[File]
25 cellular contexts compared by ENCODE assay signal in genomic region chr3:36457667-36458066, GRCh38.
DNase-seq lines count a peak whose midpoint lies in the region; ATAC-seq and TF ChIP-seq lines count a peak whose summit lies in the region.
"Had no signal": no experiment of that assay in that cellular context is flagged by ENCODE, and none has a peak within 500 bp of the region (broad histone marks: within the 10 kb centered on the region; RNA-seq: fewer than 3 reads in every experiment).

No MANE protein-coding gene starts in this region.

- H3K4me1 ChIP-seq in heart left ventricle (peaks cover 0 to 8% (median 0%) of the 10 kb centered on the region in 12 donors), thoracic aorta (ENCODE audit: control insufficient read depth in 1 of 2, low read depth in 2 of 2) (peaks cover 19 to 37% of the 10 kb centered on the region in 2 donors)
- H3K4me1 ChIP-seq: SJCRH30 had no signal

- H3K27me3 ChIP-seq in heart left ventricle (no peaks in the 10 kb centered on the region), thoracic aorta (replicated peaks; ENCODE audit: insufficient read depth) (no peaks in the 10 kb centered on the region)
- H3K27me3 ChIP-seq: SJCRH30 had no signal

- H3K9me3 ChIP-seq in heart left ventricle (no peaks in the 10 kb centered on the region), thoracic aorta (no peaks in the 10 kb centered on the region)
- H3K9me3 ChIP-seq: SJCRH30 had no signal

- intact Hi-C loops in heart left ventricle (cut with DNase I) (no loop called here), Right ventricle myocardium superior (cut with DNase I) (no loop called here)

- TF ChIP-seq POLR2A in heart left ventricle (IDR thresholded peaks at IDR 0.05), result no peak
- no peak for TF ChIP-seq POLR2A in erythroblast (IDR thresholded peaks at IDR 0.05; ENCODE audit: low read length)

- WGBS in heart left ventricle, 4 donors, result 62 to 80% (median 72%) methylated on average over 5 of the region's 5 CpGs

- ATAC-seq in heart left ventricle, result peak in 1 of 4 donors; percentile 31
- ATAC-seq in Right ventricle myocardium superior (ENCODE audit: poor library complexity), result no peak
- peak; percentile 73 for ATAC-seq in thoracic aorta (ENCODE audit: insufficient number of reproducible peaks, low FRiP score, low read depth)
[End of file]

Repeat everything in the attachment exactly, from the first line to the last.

25 cellular contexts compared by ENCODE assay signal in genomic region chr3:36457667-36458066, GRCh38.
DNase-seq lines count a peak whose midpoint lies in the region; ATAC-seq and TF ChIP-seq lines count a peak whose summit lies in the region.
"Had no signal": no experiment of that assay in that cellular context is flagged by ENCODE, and none has a peak within 500 bp of the region (broad histone marks: within the 10 kb centered on the region; RNA-seq: fewer than 3 reads in every experiment).

No MANE protein-coding gene starts in this region.

- H3K4me1 ChIP-seq in heart left ventricle (peaks cover 0 to 8% (median 0%) of the 10 kb centered on the region in 12 donors), thoracic aorta (ENCODE audit: control insufficient read depth in 1 of 2, low read depth in 2 of 2) (peaks cover 19 to 37% of the 10 kb centered on the region in 2 donors)
- H3K4me1 ChIP-seq: SJCRH30 had no signal

- H3K27me3 ChIP-seq in heart left ventricle (no peaks in the 10 kb centered on the region), thoracic aorta (replicated peaks; ENCODE audit: insufficient read depth) (no peaks in the 10 kb centered on the region)
- H3K27me3 ChIP-seq: SJCRH30 had no signal

- H3K9me3 ChIP-seq in heart left ventricle (no peaks in the 10 kb centered on the region), thoracic aorta (no peaks in the 10 kb centered on the region)
- H3K9me3 ChIP-seq: SJCRH30 had no signal

- intact Hi-C loops in heart left ventricle (cut with DNase I) (no loop called here), Right ventricle myocardium superior (cut with DNase I) (no loop called here)

- TF ChIP-seq POLR2A in heart left ventricle (IDR thresholded peaks at IDR 0.05), result no peak
- no peak for TF ChIP-seq POLR2A in erythroblast (IDR thresholded peaks at IDR 0.05; ENCODE audit: low read length)

- WGBS in heart left ventricle, 4 donors, result 62 to 80% (median 72%) methylated on average over 5 of the region's 5 CpGs

- ATAC-seq in heart left ventricle, result peak in 1 of 4 donors; percentile 31
- ATAC-seq in Right ventricle myocardium superior (ENCODE audit: poor library complexity), result no peak
- peak; percentile 73 for ATAC-seq in thoracic aorta (ENCODE audit: insufficient number of reproducible peaks, low FRiP score, low read depth)